When I was around 10 or 11 I found a copy of The Arabian Nights in a classroom back in England. I’d often spend recess sneaking back inside and reading it. I fell in love with this strange, foreign world, and the strange stylized way people talked. It’s truly a world I’d love to live in, where even beggars and lowly laborers can stumble into wonders. So even though THE THIEF OF BAGHDAD (1940) is orientalist and probably cultural appropriation (all the leads but Sabu are white Europeans), I honestly don’t care. I love this one.
The movie opens as the sinister Jaffar (Conrad Veidt) arrives in Baghdad where his female agent (Mary Morris) has located a blind man (John Justin) and his dog. The blind man, Ahmad, tells how he was the sultan of Baghdad until his vizier, Jaffar, usurped the throne. Fleeing Jaffar, Ahmad falls in with Abu (Sabu), a street thief. Abu’s dream is to travel the world and see its wonders, but he reluctantly accompanies his new friend to Basra to seek help from the Sultan there. Instead, Ahmad falls in love with Basra’s beautiful princess (June Duprez) — whose automaton-loving father (Miles Malleson) has agreed to give her to Jaffar in return for a new clockwork toy, a flying horse. And Jaffar does not want competition for the lady’s heart …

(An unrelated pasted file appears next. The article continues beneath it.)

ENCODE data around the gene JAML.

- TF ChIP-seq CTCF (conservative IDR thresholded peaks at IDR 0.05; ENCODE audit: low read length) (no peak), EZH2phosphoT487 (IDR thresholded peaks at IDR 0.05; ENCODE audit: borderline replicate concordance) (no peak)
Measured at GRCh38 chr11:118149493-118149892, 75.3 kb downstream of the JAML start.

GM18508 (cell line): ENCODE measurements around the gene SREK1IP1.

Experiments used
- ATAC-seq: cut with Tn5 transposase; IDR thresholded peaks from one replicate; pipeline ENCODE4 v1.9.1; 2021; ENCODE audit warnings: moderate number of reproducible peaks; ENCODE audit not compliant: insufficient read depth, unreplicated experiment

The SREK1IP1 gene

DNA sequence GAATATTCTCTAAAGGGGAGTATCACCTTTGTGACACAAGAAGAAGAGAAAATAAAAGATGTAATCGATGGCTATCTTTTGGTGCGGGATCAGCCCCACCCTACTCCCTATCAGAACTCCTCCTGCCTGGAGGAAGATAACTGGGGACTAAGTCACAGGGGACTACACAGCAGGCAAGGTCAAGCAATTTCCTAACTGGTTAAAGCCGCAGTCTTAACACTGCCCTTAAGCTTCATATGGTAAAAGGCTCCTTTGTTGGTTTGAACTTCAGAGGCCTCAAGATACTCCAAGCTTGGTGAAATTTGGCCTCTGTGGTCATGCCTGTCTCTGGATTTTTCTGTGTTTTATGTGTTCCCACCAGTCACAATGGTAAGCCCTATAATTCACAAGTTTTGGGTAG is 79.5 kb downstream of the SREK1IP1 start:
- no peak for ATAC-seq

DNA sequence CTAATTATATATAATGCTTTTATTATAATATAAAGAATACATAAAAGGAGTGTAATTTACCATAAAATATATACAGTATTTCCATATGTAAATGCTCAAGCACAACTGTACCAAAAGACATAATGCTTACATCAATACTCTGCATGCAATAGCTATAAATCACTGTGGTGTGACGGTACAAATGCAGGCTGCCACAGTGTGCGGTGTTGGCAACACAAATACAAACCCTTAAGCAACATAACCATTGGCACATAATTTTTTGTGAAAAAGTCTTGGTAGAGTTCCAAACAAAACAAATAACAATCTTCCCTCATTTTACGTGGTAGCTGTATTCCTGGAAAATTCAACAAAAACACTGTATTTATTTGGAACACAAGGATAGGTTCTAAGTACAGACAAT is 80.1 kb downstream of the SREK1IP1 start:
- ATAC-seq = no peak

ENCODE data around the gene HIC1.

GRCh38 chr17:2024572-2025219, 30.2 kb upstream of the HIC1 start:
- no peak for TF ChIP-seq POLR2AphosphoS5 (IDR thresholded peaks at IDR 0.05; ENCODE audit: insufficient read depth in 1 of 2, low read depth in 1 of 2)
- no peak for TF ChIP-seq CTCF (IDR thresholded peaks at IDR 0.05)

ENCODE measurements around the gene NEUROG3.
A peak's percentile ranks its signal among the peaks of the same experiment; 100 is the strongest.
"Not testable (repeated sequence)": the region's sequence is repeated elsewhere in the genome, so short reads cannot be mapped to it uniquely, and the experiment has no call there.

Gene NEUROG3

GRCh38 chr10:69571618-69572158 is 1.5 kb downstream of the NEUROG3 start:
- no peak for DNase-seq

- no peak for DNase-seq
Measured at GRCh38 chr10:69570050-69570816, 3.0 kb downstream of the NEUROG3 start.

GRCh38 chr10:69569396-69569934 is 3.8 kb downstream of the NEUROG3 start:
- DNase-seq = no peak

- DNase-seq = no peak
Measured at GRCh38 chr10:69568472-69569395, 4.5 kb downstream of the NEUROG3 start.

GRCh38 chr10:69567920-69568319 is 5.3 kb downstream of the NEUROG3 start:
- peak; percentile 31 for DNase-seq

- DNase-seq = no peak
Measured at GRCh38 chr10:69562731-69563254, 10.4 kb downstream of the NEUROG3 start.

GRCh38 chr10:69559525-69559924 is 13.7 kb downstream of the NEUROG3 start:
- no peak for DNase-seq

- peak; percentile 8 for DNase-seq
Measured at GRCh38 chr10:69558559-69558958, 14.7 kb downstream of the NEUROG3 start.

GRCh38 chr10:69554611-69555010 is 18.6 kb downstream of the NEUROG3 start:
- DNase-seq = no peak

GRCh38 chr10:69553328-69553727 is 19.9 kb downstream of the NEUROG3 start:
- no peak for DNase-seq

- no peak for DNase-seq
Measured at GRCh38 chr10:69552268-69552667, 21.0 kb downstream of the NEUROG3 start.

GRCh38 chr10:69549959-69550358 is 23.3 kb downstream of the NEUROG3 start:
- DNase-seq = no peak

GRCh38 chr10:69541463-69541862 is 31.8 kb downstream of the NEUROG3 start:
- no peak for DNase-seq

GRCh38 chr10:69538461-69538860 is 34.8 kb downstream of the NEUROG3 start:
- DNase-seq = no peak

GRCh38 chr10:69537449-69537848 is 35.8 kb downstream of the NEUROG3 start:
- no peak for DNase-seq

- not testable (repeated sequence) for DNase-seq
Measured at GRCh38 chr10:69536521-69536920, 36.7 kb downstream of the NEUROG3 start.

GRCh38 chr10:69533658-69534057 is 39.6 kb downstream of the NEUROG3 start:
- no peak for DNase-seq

This movie is just a delight. Genies, flying horses and magical transformations, memorable performances by Sabu, Veidt and Malleson (I’ll be writing some about them next week) — not to mention Rex Ingram as a mocking genie — the fantasy-Arabian style of dialog (“This is no dog but the reincarnation of a debt collector!” “Where have you come from, beggars of no importance?”), cool sets and everything in lush technicolor. It’s a spectacle (producer Michael Korda believed you go big or you don’t go at all) and some great music in the background. Justin and Duprez are less memorable actors than the rest of the cast but they’re good enough. “In the morning, unless the sun stops still and never rises, we die.”
This being the Criterion edition, Thief has two commentary tracks, both interesting, and a documentary on the special effects (this was the first film to use blue screen as a technique). It also includes THE LION HAS WINGS (1940) a less memorable WW II morale booster director Michael Powell made in the middle of Thief. The film is a documentary showing how Britain has spent the years since the Great War working to give its citizens a better life and protect their freedom, in contrast to the militaristic desire of Germany to Conquer, Conquer, Conquer (offhand references to the British Empire are now just reminders that England did its share of conquering). It also reassures viewers that having gotten past the whole appeasement thing, Britain’s industrial machine is cranked up to 11 and ready to win the air war as well as the land war. It’s good-looking, but like a lot of WW II propaganda, not terribly gripping. In fictional sections, Ralph Richardson and Merle Oberon play stiff-upper lipped Brits. “They did what they set out to do and drew first blood in a war that was none of their making.”
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